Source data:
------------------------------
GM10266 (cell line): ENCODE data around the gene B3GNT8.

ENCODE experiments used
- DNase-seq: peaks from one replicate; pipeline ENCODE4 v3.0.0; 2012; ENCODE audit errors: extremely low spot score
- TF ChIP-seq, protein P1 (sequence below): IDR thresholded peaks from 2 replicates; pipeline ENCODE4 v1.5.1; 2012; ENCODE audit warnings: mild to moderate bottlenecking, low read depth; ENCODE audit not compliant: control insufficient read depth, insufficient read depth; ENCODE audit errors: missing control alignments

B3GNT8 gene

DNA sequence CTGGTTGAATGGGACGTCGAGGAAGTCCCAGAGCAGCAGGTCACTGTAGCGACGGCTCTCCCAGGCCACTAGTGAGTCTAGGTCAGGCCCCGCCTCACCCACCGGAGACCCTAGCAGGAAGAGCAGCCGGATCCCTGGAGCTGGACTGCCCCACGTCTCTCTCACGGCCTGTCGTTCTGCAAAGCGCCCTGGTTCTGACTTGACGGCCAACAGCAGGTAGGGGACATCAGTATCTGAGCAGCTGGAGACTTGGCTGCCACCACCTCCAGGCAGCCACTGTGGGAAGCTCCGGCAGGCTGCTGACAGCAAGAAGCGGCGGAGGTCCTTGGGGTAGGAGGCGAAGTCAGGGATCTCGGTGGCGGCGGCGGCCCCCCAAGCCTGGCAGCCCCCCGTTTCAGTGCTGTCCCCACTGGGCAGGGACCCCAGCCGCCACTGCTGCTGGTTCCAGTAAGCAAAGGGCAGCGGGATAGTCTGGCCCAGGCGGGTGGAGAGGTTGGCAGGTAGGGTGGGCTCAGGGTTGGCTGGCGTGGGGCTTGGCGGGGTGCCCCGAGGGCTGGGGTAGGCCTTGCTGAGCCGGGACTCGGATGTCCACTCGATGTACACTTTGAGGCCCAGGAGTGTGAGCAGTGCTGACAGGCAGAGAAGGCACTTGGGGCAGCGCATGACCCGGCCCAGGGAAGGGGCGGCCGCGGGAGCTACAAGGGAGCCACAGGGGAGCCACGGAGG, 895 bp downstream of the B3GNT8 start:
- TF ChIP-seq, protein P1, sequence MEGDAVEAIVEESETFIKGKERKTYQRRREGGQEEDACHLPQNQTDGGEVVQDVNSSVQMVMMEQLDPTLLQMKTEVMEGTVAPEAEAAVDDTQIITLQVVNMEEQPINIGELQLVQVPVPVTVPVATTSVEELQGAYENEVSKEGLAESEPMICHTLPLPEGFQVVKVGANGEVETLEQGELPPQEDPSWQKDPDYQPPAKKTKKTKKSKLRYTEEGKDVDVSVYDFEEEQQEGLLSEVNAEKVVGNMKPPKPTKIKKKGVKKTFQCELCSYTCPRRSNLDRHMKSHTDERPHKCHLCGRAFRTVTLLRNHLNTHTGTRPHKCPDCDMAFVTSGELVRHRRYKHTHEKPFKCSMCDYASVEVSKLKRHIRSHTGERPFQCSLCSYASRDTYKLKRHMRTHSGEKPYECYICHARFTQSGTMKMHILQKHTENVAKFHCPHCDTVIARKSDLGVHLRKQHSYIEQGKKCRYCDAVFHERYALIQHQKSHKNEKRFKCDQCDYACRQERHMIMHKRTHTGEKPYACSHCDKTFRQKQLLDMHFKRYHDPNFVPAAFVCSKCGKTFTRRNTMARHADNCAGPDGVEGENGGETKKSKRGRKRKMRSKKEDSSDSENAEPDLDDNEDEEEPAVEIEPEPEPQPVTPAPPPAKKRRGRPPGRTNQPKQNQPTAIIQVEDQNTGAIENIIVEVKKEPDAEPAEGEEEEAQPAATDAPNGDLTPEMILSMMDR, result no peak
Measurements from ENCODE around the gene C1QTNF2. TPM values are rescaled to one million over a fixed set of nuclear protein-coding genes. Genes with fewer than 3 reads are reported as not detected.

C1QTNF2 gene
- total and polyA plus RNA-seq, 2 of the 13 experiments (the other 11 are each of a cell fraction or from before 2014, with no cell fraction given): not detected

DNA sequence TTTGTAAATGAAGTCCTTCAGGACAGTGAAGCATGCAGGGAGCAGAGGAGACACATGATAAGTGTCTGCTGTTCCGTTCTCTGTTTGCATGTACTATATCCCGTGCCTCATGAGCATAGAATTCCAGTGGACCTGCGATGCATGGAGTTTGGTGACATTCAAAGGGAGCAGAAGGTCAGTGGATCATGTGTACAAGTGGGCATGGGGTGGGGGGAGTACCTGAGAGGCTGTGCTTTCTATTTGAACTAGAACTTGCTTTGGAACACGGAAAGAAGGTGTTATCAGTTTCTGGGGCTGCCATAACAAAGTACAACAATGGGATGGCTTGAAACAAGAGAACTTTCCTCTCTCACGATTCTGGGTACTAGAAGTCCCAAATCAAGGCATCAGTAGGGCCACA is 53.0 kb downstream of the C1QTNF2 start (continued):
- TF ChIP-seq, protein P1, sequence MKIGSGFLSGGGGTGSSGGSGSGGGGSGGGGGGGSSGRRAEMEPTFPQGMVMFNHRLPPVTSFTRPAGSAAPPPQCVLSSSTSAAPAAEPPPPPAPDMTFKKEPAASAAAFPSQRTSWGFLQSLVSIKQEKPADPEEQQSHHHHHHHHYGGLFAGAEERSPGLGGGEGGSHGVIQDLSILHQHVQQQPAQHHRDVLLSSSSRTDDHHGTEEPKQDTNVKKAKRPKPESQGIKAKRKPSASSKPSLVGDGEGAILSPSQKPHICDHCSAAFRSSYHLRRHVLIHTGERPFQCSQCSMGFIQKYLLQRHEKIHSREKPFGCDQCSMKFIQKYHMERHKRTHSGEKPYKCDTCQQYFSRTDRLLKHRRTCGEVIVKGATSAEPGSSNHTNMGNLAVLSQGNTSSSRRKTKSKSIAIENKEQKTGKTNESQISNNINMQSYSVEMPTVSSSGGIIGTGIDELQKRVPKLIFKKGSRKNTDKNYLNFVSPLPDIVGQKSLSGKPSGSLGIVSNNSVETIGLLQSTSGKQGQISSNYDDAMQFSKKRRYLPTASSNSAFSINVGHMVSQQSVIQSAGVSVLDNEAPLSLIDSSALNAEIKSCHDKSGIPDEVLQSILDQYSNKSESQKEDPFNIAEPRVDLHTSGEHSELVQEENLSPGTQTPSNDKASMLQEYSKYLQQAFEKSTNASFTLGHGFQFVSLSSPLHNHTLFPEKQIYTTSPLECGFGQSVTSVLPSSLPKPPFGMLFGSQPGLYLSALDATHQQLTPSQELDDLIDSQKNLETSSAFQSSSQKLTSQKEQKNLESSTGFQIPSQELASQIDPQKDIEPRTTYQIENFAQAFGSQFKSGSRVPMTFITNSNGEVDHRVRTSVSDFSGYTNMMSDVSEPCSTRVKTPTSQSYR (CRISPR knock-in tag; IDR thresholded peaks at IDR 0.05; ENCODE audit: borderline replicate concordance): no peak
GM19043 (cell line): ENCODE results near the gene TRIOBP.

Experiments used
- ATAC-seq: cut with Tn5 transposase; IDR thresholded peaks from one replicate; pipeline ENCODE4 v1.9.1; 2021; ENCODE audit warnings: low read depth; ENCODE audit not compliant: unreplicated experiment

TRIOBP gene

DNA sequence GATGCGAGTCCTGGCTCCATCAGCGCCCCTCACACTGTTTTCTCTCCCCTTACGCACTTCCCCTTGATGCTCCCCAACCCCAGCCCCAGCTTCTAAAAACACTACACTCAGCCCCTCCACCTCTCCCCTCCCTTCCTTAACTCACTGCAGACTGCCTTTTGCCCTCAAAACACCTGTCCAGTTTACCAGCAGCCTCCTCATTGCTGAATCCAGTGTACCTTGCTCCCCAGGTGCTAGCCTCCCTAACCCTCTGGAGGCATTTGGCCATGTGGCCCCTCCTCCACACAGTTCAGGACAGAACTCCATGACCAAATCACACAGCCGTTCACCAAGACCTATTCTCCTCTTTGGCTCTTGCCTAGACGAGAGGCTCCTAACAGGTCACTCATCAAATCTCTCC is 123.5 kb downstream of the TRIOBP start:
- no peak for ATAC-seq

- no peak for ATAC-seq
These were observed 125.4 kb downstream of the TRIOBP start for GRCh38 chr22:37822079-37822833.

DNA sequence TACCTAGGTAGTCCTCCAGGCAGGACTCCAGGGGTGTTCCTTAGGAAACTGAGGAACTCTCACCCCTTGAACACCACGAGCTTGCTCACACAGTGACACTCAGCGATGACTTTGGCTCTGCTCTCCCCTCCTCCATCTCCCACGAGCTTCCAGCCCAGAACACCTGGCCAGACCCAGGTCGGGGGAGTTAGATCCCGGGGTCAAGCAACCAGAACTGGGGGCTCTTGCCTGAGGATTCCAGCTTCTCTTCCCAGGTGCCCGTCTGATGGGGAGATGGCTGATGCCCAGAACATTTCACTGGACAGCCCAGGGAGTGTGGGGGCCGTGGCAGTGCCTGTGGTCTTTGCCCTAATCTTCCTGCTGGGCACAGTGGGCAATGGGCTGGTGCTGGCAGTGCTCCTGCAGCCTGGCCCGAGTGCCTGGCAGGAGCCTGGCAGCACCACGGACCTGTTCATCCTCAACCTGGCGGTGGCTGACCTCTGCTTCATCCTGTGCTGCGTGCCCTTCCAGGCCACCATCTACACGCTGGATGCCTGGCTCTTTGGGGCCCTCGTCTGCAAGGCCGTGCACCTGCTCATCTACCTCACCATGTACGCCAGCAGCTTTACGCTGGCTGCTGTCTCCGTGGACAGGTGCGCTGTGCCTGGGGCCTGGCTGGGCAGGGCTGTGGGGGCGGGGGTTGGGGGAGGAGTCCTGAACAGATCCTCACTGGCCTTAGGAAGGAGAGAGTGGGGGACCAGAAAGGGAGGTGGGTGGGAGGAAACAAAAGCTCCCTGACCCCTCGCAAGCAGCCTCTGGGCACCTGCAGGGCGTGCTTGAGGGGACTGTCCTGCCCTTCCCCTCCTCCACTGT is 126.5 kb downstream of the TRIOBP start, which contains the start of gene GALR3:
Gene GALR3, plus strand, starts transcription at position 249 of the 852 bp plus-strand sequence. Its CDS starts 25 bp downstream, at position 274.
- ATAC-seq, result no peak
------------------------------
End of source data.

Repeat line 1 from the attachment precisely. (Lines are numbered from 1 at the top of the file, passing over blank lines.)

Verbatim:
GM10266 (cell line): ENCODE data around the gene B3GNT8.